Where do forums fit in?
As mentioned, itâs easy for businesses to fall into the trap of only focusing on whatever is hottest and newest. If that works for them, great! But at the same time, itâs important to dedicate some resources to other areas of social media. Let me give you an exampleâ¦
On my site, I would prefer the discussion to revolve around positive things like credit card deals, but a lot of people come to the site just to complain about a particular credit card. For example, this negative thread recently popped up about GE Money Bank credit cards. This thread is still young which means GE Money Bank could easily reply and calm down the original poster, but they donât bother.
In fact, there are purported complaints on many forums and blogs about their credit cards but to the best of my knowledge, I have never seen GE Money Bank respond and try to make peace with anyone. However, GE Money Bank appears to dedicate adequate resources to their Twitter account and addresses any concerns or complaints that are tweeted.
In a nutshell, they have Twitter covered but are ignoring other social media outlets. Does that make sense? Especially being that the aforementioned forum thread about GE Money Bank credit cards might very well be showing up in searches for years to come. To me, the logical thing to would be to address all areas of social media instead of only focusing on Twitter and Facebook. This is why I always encourage credit card companies to come on the site and interact with the posters, but thus far, only one or two ever have.
Plastic surgeons get it
If thereâs one industry that understands the importance of diversifying resources, it seems to be the big city plastic surgeons. When I worked at an internet marketing company in Los Angeles, strangely enough it was only the plastic surgeon clients that right off the bat understood the importance of keeping tabs on all facets of social media. They were less concerned about what social media site/service was hot, and more focused on covering everything.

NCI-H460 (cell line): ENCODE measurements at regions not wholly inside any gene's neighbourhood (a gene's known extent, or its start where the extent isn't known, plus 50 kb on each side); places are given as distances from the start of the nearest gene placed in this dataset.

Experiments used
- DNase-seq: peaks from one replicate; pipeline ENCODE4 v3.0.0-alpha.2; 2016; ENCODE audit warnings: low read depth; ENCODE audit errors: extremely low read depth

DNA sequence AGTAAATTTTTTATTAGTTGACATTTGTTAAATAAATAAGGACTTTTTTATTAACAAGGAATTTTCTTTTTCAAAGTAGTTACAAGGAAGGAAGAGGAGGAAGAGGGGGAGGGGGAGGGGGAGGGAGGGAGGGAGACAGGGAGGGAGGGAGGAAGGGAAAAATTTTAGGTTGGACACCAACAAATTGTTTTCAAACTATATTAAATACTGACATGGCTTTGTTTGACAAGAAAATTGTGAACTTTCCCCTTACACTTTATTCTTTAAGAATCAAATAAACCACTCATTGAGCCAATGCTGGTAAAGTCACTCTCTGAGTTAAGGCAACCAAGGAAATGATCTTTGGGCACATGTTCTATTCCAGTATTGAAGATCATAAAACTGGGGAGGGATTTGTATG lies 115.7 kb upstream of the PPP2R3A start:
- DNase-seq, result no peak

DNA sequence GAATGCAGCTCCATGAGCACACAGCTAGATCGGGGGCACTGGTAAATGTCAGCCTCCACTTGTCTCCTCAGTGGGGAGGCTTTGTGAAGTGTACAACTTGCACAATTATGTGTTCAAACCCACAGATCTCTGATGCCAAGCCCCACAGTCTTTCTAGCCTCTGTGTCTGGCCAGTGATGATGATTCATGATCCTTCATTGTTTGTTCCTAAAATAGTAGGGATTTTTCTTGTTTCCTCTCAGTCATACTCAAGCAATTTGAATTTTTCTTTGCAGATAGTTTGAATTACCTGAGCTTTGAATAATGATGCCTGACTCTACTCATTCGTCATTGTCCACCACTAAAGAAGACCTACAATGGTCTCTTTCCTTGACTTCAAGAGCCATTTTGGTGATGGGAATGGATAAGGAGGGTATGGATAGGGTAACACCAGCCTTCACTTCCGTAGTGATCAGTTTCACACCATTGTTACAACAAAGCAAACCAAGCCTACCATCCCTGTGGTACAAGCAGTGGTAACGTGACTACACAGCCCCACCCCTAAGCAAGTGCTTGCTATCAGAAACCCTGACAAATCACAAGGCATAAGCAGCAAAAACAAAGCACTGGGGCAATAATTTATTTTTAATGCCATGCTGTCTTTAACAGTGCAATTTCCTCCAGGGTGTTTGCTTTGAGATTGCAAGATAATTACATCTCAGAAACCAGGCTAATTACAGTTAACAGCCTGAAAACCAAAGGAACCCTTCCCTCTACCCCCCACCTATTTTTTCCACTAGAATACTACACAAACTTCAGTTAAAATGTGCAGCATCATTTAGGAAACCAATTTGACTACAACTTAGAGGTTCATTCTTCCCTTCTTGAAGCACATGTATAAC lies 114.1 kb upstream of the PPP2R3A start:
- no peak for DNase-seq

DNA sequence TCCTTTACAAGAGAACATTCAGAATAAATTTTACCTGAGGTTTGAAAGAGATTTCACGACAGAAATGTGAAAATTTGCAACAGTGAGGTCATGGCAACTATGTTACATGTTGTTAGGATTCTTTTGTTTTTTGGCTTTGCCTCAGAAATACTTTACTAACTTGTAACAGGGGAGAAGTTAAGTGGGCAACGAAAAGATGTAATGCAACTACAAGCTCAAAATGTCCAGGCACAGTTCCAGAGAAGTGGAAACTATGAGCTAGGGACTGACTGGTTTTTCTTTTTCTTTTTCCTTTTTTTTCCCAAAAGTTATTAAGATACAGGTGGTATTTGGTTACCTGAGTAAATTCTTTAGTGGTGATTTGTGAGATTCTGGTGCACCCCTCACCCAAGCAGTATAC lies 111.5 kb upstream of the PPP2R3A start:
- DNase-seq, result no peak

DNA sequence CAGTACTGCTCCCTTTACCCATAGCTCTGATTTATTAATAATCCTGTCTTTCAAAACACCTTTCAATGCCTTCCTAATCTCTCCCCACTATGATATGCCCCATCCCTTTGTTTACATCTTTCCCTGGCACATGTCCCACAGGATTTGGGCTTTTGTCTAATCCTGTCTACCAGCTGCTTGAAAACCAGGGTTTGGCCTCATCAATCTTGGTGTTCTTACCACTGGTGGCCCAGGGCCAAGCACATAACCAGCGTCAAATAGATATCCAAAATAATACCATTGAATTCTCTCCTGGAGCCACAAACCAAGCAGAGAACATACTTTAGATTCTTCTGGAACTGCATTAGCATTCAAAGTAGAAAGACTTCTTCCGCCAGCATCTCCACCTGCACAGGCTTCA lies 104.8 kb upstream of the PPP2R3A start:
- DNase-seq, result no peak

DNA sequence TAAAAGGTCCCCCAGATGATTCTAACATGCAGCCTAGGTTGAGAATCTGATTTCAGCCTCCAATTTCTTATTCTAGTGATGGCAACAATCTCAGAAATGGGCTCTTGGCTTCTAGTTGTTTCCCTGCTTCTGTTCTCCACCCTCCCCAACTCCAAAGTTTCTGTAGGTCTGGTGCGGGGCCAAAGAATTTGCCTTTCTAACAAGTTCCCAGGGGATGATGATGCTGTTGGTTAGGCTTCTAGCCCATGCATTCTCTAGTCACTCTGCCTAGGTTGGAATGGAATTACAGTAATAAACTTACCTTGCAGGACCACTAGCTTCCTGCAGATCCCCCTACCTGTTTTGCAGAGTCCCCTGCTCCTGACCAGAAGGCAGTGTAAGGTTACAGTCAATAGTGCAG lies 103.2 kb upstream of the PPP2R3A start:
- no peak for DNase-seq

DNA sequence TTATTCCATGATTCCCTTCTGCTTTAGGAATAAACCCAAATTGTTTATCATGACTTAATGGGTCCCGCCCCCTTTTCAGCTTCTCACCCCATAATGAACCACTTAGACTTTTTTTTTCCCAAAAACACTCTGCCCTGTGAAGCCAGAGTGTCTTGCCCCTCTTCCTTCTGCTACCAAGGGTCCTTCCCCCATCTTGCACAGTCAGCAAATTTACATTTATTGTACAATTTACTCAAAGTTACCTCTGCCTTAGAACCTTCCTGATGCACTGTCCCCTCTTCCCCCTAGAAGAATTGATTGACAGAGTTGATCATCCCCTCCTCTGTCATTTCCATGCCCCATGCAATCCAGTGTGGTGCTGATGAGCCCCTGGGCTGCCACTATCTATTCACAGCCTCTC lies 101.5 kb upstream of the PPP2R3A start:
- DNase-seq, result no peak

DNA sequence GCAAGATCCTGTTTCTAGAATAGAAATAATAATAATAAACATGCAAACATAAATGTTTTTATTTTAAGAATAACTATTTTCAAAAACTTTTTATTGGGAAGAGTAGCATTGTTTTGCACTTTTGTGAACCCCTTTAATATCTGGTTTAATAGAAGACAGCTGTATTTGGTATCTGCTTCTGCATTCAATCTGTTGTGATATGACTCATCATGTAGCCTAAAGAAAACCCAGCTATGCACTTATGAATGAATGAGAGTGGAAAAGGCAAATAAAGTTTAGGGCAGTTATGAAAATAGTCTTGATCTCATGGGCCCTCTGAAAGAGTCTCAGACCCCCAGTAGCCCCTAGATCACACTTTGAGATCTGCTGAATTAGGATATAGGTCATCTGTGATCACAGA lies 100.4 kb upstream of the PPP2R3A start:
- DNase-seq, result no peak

I know many plastic surgeons would prowl the plastic surgery message boards themselves and as soon as anything negative was posted, they would go into defense mode and reply with their side of the story. One rhinoplasty surgeon I knew even teamed up with a plastic surgery forum, by having them create his own board on the site where he would do Q&A with the postersâ¦ now thatâs smart!
Take a cue from the hot shot Beverly Hills plastic surgeonsâ¦ if youâre responsible for managing social media, make sure you pay attention to all areas. The amount of weight needed for each area varies depending on the type of business, but all Iâm saying is to at least make sure you consider everything thatâs out there.
This post was contributed by guest blogger & ex-internet marketer Michael who writes about credit card deals on his site CreditCardForum.